A federal judge dismissed the CSBS claim against the OCC regarding its proposed “fintech charter”; The FTC sued LendingClub for alleged deceptive practices; GreenSky filed for an IPO; and The New Yorker looks at efforts to revise the Computer Fraud and Abuse Act.
A federal judge dismissed the New York’s challenge to the OCC fintech charter; the SEC halted an in-progress ICO; Bitcoin futures trading debuted; JPMorgan and Barclays joined IBM’s quantum computing initiative; and Wired looks at China’s social credit scoring platforms “for everything in your life.”
The OCC says it’s not ready for fintech applications; the CFPB approves its first no-action letter; Cagney steps down from SoFi amid scandal; China bans crypto exchanges; and what’s the Big Idea with open banking?
The NYDFS sued the OCC over its proposed “fintech charter,” while the CSBS announced a new initiative to “modernize” state regulation of fintech firms; the CFTC created an internal fintech lab to engage with new products and innovators; SoFi is expanding into the wealth management market; the DTCC produced a new white paper on cloud-based financial markets infrastructure; and IBM is working to build “the world’s first securities lending blockchain platform.”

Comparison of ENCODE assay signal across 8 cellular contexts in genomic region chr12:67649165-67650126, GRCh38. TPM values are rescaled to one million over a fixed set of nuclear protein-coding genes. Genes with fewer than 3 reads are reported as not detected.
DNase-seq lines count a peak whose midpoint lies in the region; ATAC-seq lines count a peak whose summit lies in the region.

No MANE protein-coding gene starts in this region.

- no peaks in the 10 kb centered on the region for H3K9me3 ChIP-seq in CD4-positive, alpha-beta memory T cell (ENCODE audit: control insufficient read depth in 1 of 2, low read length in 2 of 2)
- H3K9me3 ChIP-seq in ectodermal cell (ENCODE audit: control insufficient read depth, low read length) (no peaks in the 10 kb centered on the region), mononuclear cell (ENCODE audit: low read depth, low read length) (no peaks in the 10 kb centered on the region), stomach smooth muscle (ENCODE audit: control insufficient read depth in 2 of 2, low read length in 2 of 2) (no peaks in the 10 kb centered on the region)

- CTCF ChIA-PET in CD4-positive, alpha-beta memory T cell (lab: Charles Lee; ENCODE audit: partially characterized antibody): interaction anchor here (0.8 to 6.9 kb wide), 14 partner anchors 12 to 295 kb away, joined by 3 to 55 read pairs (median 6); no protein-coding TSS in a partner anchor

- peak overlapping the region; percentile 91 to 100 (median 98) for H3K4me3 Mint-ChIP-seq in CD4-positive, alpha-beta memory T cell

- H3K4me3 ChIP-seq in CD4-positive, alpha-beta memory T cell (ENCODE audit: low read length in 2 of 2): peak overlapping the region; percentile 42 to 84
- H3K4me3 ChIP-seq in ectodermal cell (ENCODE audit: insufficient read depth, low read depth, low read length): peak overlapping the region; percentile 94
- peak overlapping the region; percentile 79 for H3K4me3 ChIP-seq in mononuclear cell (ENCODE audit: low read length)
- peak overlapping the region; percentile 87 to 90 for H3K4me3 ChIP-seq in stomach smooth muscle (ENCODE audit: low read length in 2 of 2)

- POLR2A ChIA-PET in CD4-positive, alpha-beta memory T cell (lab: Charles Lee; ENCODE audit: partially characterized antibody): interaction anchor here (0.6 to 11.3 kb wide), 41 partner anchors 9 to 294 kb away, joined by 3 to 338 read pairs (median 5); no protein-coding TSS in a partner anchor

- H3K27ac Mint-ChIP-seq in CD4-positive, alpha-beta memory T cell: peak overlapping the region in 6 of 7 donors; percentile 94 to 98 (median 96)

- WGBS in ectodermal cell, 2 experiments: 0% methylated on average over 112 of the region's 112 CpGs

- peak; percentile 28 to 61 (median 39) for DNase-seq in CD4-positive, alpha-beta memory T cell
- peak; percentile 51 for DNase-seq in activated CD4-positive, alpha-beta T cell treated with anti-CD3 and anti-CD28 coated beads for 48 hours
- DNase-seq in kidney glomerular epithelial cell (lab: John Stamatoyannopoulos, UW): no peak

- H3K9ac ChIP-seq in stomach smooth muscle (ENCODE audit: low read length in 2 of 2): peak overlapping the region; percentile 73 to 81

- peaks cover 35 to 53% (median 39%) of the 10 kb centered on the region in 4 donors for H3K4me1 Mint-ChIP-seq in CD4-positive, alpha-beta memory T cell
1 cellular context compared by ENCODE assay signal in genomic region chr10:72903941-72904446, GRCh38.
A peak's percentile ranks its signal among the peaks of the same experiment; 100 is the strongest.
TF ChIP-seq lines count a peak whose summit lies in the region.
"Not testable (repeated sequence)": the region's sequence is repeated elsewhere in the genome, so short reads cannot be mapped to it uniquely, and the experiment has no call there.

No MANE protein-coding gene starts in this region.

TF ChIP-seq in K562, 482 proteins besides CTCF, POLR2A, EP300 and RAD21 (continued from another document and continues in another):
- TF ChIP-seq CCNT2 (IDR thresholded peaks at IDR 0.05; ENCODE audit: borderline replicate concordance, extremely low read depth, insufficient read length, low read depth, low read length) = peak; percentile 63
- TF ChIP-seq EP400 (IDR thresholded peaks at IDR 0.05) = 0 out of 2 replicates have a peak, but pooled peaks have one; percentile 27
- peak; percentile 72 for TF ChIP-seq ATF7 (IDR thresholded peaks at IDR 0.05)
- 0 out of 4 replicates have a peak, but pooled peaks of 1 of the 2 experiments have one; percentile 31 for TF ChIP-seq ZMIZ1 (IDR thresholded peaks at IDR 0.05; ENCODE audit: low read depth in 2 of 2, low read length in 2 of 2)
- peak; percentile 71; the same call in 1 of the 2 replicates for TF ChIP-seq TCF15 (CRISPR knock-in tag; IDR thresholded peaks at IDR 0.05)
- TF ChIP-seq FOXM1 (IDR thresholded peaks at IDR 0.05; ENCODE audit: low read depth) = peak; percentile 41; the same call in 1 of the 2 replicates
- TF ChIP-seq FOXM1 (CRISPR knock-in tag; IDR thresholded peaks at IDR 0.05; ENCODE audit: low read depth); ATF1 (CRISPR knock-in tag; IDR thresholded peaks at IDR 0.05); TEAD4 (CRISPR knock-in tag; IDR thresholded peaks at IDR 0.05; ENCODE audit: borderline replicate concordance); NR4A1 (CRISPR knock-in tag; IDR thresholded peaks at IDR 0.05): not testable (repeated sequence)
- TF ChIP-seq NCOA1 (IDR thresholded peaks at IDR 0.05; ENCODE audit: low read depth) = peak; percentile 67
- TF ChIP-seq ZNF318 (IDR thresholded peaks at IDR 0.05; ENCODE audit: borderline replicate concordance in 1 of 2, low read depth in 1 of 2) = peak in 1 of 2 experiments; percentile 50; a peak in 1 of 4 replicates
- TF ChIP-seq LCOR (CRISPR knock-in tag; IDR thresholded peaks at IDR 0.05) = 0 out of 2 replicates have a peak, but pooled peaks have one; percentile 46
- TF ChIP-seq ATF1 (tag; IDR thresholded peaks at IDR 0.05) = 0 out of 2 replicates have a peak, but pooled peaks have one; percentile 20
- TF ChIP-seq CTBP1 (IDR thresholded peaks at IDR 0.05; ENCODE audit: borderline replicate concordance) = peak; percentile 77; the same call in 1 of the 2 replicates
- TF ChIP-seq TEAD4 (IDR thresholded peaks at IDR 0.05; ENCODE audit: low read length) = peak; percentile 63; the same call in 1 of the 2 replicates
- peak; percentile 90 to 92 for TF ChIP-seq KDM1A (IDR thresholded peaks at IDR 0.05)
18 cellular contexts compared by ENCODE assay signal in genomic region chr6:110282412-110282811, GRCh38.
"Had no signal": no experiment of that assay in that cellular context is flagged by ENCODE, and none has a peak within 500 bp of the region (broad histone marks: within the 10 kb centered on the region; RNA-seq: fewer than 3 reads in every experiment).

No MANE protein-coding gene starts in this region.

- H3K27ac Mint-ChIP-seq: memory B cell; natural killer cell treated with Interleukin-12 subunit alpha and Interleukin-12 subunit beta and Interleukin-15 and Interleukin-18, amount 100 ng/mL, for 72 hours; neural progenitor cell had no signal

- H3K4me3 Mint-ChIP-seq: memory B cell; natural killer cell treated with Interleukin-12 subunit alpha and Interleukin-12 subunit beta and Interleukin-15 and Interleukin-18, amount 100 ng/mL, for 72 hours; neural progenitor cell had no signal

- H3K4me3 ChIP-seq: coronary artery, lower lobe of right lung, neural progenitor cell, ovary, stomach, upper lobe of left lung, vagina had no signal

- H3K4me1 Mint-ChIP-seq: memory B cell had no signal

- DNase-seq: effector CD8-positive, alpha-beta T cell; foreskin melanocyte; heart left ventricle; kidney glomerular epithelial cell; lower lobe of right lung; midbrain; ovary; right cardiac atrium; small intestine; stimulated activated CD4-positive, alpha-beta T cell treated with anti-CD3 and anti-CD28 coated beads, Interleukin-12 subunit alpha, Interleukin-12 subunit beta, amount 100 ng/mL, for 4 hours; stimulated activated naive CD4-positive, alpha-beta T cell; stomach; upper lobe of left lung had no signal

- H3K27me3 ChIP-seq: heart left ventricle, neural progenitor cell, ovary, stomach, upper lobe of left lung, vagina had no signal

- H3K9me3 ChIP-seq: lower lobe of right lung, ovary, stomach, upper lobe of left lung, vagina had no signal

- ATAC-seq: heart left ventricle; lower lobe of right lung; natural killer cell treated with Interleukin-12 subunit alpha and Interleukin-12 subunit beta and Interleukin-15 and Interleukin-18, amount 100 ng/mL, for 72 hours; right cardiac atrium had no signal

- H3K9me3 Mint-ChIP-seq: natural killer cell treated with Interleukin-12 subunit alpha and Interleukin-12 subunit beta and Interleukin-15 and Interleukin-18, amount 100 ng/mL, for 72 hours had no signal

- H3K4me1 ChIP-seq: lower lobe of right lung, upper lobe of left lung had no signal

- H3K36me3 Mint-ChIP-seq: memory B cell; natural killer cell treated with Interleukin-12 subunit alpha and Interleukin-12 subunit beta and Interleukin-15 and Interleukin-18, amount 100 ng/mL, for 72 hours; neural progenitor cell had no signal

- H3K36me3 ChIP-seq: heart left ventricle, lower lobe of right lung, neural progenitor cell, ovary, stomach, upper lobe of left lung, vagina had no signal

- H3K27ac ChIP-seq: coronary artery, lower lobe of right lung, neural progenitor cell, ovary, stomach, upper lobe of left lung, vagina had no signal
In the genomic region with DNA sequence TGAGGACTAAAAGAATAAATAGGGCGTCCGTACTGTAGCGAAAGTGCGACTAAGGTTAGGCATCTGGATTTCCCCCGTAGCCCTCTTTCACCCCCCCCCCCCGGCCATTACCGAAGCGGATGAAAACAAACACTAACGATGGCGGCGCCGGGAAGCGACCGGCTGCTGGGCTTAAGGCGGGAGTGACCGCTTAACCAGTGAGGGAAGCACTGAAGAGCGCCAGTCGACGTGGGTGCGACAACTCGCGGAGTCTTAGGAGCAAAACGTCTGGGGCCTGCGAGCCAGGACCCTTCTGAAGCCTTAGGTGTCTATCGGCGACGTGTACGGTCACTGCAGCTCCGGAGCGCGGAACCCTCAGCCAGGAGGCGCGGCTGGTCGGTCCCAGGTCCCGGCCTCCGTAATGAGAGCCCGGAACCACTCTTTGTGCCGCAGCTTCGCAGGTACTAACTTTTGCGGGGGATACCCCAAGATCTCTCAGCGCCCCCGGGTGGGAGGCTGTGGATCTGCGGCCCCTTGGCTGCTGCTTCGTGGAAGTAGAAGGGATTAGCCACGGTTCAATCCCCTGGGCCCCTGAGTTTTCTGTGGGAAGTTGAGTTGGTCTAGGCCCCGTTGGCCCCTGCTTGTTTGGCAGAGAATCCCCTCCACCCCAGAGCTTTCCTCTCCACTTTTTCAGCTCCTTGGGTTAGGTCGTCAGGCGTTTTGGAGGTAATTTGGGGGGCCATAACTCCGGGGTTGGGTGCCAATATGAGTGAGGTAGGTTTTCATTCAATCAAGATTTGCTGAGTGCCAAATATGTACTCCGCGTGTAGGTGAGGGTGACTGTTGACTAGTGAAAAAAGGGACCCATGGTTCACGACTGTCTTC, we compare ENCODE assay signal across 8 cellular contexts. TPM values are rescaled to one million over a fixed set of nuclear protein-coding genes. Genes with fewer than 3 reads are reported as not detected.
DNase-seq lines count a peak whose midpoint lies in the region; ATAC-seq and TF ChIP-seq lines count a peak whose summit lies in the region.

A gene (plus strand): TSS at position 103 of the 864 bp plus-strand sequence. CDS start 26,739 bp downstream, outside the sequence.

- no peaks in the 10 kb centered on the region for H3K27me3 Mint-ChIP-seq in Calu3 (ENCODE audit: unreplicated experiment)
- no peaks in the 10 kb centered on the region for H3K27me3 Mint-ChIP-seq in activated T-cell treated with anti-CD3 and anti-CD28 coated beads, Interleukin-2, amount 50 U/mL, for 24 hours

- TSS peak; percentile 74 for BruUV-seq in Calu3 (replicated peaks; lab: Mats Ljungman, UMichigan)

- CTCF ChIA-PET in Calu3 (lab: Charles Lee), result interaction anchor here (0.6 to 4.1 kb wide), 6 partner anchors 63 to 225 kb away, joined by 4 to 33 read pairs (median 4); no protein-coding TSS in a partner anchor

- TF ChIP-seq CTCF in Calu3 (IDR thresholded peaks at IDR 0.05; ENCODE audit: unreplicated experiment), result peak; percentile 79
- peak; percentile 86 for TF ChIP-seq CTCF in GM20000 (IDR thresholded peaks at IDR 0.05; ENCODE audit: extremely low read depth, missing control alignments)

SoFi intends to apply for an industrial loan company (ILC) charter in June, which, if successful, would make it the first new ILC in over 10 years; Chinese mobile payment giant Alipay partnered with First Data to enter the U.S. market; Citi invested in DLT firm Axoni; and The Economist looks at how data has become “the world’s most valuable resource,” and what that means for those regulating it.
The Conference of State Bank Supervisors filed suit against the OCC over the agency’s proposal to issue special-purpose banking licenses to fintech firms; Recode reports on Apple’s rumored launch of an iPhone-to-iPhone digital money-transfer service to rival Paypal’s Venmo; Stock trading app Robinhood raised $110 million, valuing the firm at over $1 billion; the WSJ writes on the rise of financial mapmaking and advanced network analytics that provides financial firms and regulators new tools to spot crises; and House Financial Services Vice Chairman Patrick McHenry opines on the CFPB’s Project Catalyst.